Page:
Governments shouldn't put parental controls on their people and censor what information they have access to — the people are supposed to control the government (and I think that applies in all forms of government. Even if you have a dictator, aren't they, in theory, supposed to carry out the will of the people?). If the government is so convinced that they're right, what are they so afraid people will find out?
Wednesday, July 23, 2008
Anyone who gives a toss one way or the other about Canada's annual seal hunt is paying attention to the actions of the European Union (EU) right now to see if they will indeed ban Canadian seal products from both being sold in their member countries and being shipped through their countries, making it difficult to get the products to countries like Russia, one of Canada's largest markets for seal products.
Yesterday the EU's Environment Commissioner Stavros Dimas announced a bill that he is pushing through the union to implement such a ban on products derived from countries with hunts that "practice cruel hunting methods." There was a major exception, however: seal products from traditional Inuit hunters. There is something about this that doesn't sit right with me.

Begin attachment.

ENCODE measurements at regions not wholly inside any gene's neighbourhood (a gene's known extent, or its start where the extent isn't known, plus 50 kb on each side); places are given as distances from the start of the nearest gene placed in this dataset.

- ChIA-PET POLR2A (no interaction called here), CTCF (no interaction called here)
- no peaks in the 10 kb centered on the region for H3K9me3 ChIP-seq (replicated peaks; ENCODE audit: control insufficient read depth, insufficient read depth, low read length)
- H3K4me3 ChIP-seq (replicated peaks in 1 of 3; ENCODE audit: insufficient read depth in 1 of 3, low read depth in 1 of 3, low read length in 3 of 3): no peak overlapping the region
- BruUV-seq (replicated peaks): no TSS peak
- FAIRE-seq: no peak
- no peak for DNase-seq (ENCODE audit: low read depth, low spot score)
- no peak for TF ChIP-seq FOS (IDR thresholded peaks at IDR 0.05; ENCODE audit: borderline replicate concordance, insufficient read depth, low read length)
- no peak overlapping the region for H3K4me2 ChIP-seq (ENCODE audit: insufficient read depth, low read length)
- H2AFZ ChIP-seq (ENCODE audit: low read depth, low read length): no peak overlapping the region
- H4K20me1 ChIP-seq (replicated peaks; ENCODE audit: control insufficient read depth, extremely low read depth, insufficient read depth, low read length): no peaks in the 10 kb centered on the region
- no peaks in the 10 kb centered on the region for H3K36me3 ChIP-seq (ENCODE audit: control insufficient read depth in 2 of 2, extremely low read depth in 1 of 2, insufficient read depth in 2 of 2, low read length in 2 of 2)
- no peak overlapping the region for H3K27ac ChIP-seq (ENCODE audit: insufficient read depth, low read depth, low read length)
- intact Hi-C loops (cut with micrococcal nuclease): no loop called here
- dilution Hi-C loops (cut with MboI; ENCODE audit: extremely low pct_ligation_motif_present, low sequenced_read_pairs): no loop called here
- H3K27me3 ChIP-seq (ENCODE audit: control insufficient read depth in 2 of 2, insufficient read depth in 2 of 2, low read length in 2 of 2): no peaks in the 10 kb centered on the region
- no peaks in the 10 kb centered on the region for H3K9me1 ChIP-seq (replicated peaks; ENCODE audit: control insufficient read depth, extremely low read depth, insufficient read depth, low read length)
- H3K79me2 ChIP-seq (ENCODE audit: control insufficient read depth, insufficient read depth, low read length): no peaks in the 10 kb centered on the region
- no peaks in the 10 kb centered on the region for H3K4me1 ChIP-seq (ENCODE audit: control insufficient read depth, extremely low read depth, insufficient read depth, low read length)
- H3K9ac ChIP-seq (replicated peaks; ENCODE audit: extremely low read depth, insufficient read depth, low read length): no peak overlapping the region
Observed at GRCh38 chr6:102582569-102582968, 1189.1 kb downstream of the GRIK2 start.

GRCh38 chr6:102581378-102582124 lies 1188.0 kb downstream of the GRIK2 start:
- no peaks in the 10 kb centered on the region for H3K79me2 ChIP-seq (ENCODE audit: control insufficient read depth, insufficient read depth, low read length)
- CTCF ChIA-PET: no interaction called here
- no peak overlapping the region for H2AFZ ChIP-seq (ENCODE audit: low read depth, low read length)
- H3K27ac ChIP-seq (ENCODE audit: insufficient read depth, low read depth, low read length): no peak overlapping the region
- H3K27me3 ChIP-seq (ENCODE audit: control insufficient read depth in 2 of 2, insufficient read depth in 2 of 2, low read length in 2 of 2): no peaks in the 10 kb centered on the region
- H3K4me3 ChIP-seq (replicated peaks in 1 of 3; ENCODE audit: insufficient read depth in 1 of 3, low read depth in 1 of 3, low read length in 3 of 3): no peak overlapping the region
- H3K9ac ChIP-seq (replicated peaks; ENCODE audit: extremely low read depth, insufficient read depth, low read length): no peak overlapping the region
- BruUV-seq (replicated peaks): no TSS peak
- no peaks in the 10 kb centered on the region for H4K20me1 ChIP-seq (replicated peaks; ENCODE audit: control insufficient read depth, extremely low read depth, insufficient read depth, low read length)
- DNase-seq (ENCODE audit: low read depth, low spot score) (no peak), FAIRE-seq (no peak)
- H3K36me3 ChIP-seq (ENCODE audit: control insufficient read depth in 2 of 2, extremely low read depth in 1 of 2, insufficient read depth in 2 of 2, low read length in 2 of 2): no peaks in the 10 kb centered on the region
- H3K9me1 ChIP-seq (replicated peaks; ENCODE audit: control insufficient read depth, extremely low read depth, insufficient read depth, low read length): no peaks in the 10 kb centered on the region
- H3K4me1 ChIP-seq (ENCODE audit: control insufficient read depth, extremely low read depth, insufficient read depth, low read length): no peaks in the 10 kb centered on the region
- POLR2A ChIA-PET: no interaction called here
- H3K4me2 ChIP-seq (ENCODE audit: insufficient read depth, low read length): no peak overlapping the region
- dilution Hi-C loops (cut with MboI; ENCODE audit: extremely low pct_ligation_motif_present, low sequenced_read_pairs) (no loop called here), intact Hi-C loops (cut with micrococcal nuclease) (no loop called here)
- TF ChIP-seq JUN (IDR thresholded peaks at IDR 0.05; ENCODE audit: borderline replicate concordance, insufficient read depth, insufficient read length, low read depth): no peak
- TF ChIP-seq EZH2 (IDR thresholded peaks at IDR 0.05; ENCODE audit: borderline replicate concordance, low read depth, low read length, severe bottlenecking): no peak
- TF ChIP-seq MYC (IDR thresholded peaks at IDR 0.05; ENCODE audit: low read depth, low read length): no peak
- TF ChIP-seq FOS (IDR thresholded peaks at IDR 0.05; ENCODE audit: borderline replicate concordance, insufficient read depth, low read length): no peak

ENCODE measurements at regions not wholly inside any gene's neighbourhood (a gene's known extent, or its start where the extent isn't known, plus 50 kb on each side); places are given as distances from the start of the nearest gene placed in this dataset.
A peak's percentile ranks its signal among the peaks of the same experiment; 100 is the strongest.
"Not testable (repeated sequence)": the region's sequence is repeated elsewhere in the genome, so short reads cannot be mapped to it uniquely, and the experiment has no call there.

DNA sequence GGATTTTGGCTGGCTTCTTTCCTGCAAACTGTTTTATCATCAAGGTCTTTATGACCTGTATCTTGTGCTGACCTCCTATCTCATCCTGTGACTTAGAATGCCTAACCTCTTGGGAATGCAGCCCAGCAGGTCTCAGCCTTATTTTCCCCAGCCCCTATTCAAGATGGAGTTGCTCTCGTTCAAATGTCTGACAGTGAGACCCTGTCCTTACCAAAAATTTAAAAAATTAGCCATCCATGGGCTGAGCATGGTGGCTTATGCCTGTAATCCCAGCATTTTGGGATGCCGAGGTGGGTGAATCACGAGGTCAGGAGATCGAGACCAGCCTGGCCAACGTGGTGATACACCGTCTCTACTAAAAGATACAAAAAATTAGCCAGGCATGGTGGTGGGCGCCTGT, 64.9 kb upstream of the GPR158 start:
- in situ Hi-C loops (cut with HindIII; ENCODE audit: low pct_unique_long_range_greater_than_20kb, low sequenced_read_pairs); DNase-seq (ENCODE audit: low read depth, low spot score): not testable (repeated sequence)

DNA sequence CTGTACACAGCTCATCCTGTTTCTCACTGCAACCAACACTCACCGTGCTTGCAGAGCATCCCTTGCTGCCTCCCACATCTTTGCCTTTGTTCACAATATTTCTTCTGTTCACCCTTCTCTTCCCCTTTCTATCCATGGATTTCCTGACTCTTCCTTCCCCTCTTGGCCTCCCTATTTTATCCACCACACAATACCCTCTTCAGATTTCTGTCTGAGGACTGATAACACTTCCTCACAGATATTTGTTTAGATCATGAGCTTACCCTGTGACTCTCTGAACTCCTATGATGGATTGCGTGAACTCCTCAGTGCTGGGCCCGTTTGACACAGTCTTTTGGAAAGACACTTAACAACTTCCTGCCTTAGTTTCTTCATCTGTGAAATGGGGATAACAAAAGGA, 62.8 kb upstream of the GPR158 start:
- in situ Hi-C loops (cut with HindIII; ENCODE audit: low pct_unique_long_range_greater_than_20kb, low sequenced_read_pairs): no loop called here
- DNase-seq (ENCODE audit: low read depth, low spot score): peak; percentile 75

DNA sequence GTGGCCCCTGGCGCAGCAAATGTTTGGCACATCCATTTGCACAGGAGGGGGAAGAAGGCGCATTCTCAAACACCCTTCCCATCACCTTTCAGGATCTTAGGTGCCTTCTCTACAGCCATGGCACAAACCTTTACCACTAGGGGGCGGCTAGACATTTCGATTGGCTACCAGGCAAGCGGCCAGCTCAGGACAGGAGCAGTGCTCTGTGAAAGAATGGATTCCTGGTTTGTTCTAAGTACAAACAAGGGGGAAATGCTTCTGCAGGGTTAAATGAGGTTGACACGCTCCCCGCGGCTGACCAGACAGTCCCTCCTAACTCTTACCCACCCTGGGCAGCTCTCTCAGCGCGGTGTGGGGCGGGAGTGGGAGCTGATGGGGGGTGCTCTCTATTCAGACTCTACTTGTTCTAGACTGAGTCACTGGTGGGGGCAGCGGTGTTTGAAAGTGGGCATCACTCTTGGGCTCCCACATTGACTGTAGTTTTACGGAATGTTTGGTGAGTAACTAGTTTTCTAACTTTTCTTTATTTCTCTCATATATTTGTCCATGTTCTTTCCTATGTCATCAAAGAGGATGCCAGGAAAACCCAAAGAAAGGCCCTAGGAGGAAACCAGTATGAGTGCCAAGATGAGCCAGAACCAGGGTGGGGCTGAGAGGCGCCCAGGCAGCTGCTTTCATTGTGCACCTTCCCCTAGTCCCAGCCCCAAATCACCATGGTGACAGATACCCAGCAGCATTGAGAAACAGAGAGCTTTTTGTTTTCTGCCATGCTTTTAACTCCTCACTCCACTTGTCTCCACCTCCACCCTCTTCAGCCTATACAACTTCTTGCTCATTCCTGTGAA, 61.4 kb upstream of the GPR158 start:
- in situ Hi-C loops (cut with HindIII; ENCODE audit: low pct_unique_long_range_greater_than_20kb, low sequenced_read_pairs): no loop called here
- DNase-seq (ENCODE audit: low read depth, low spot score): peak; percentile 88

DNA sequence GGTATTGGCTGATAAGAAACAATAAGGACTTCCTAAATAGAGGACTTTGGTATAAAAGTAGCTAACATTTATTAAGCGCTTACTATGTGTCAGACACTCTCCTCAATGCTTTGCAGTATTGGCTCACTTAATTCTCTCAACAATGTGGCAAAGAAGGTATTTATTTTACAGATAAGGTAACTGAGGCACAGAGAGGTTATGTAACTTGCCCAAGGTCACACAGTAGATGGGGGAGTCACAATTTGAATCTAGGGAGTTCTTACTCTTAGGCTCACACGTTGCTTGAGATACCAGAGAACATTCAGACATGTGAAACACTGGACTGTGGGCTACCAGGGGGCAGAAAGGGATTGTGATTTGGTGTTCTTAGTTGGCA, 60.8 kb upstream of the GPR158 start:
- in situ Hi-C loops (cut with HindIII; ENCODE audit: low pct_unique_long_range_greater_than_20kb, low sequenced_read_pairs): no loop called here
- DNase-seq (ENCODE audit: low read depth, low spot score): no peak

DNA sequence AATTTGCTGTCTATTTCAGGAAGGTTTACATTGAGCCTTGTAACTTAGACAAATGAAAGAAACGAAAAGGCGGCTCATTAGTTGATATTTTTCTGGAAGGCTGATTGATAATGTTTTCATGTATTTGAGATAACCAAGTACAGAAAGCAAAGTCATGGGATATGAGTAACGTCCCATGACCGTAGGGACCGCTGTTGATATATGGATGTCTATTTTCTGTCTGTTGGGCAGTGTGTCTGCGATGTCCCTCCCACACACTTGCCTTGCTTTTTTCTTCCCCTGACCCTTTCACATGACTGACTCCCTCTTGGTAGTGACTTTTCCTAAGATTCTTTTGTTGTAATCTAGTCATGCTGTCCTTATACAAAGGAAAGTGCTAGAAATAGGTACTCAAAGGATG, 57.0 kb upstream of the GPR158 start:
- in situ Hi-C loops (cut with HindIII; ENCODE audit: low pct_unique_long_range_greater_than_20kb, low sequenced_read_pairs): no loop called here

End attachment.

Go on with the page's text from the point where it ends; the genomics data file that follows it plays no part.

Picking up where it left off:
I admit right away to being pretty ignorant to traditional Inuit seal-hunting practices, but is it any more humane than the methods white hunters use? Granted, if only Inuit hunted seals, there would be a lot less seals killed, but from what I can gather from anti-hunt protesters, they don't care if the number of seals killed decreases — they don't want them killed at all.
I don't think bans should be implemented on seal products one way or another — as long as a sustainable hunt is carried out, I fail to see how the seal hunt is any different than killing cows, chickens, or pigs in slaughter houses. At least these seals have a chance at living to see another day, and know freedom — a cow in a slaughter house is going to die before it's time regardless of whether it ends up on your plate, covering your back, or killed off for being defective.